The second move was made last week by the Obama administration, when it published its priorities for processing illegal-alien offenders for deportation. This is an administration that works tirelessly to restrict gun rights for law-abiding citizens. But when it comes to deporting illegals, actual gun offenders are not a priority. (Italics in original.)
Priority Two offenders, whose cases are less urgent than criminals in Priority One, include the following:
aliens convicted of a “significant misdemeanor,” which for these purposes is an offense of domestic violence; sexual abuse or exploitation; burglary; unlawful possession or use of a firearm; drug distribution or trafficking; or driving under the influence; or if not an offense listed above, one for which the individual was sentenced to time in custody of 90 days or more (the sentence must involve time to be served in custody, and does not include a suspended sentence)
The guidelines say Priority Two aliens “should” be removed — not “must,” as with Priority One — unless they qualify for asylum or there are “factors” indicating the alien is not a threat. It’s a significantly lower standard than Priority One.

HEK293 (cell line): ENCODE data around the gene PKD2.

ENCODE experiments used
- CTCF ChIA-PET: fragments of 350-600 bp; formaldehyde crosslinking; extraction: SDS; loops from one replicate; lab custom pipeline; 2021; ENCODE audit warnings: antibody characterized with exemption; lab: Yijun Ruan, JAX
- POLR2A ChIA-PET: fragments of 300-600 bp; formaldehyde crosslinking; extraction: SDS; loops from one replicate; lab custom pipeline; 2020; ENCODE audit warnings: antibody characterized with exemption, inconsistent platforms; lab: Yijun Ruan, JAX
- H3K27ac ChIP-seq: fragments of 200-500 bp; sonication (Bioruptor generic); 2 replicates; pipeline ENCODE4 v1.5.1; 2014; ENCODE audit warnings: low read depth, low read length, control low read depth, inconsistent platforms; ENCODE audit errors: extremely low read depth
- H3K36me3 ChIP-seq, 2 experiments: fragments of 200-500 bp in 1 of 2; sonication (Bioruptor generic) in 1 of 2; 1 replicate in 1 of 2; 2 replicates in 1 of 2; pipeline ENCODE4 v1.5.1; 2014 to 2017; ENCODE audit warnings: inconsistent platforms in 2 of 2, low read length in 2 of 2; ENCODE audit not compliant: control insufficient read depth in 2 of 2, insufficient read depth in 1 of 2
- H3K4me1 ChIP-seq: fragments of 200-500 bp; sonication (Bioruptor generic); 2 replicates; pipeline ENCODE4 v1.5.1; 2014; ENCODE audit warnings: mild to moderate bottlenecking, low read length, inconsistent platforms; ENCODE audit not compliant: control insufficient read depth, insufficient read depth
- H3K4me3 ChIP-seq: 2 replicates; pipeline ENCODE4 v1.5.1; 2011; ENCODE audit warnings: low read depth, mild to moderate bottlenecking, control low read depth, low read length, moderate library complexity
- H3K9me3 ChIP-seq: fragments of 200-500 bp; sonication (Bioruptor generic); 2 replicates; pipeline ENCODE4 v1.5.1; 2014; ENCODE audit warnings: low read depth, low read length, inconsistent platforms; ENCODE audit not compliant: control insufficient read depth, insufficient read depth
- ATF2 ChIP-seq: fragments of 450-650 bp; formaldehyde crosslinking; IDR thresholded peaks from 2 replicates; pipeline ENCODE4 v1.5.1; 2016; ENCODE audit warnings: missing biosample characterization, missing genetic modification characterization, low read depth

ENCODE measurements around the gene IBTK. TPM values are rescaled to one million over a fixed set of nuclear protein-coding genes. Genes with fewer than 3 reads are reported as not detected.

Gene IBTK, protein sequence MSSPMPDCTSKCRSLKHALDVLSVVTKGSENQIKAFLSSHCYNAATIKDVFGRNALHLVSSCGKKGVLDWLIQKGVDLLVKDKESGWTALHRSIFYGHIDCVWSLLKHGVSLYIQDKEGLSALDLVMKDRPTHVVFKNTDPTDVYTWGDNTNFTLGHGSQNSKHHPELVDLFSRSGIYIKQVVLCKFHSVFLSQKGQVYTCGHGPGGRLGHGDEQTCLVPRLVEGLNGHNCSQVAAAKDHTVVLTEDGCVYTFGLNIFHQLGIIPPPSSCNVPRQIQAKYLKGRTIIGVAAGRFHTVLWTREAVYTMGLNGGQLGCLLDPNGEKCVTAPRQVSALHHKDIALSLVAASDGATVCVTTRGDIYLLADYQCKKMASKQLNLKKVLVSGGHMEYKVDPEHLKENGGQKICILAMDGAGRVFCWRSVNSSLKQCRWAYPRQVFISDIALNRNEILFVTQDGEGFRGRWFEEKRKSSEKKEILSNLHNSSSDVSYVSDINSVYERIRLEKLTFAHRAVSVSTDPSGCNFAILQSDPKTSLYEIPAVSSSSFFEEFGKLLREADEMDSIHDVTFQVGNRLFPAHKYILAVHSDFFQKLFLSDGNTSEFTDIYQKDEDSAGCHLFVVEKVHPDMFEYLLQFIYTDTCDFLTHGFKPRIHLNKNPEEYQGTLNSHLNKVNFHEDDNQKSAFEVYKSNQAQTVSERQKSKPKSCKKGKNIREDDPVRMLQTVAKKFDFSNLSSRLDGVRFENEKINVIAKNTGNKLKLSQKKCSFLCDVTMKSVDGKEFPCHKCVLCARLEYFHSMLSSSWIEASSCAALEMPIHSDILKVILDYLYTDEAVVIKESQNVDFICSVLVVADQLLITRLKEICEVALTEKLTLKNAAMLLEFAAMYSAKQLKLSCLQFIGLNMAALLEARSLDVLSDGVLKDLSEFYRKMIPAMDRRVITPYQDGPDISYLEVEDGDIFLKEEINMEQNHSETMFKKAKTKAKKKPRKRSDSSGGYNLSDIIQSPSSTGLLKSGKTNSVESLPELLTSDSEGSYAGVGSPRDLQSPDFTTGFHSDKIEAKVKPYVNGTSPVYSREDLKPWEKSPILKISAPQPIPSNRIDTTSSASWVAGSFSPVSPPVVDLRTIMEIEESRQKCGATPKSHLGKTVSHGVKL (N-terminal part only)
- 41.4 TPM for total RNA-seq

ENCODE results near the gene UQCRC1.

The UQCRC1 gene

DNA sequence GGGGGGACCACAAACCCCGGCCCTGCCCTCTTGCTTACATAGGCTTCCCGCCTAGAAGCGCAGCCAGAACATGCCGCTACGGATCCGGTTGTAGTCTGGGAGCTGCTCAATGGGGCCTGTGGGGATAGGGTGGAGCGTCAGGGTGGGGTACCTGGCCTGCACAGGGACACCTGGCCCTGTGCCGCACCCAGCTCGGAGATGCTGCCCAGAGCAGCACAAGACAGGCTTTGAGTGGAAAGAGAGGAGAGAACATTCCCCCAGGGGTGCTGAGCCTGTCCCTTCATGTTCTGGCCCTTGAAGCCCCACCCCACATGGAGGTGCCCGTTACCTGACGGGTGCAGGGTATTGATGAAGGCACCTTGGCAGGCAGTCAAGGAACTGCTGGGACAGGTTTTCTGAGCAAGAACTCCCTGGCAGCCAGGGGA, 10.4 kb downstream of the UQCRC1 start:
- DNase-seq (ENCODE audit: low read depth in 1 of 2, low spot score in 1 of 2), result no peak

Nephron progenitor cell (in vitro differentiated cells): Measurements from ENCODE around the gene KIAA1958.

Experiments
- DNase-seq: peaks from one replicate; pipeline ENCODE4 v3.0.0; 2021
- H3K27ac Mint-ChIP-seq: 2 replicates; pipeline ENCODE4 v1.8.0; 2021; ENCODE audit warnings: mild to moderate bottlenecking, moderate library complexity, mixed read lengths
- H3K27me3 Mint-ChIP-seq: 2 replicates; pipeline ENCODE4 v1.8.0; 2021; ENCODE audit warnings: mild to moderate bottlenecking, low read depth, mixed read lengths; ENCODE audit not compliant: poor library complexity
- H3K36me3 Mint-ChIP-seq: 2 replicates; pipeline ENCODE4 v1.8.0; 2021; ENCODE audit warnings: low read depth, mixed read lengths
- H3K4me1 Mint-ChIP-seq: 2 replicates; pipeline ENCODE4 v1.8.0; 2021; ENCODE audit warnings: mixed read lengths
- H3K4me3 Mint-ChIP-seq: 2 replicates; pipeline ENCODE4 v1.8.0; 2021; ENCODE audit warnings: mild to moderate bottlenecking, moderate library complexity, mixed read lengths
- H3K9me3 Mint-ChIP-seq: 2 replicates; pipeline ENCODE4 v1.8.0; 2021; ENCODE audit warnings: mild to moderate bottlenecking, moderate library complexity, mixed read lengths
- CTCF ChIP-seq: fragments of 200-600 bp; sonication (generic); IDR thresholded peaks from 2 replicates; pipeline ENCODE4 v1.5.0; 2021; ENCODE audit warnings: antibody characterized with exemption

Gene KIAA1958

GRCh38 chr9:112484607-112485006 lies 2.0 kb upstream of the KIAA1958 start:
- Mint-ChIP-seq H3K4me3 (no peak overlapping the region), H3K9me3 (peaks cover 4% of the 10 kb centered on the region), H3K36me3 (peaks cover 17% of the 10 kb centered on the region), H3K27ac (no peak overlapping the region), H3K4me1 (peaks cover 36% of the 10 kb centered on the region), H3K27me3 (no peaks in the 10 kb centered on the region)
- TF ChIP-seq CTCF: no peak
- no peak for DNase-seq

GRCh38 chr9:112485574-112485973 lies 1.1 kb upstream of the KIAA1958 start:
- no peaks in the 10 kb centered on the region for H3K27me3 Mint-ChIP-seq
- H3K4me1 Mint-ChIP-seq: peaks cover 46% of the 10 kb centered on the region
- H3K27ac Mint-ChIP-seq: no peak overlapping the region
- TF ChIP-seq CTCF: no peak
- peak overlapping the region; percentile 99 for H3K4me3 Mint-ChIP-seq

It will be interesting to see what kinds of “factors” indicate a convicted alien gun offender is not a threat. It should be illuminating to compare them with the circumstances of the risk warrant served on Edward Taupier – or the confiscations undertaken in California based on APPS, using SWAT forces against the homes of the law-abiding. I’m betting that what we’ll see is gross inequality before the law: law-abiding citizens treated, without probable cause, like criminals, while actual convicted offenders are left to go free, ignoring whatever casual monitoring they are assigned as a hand-wave.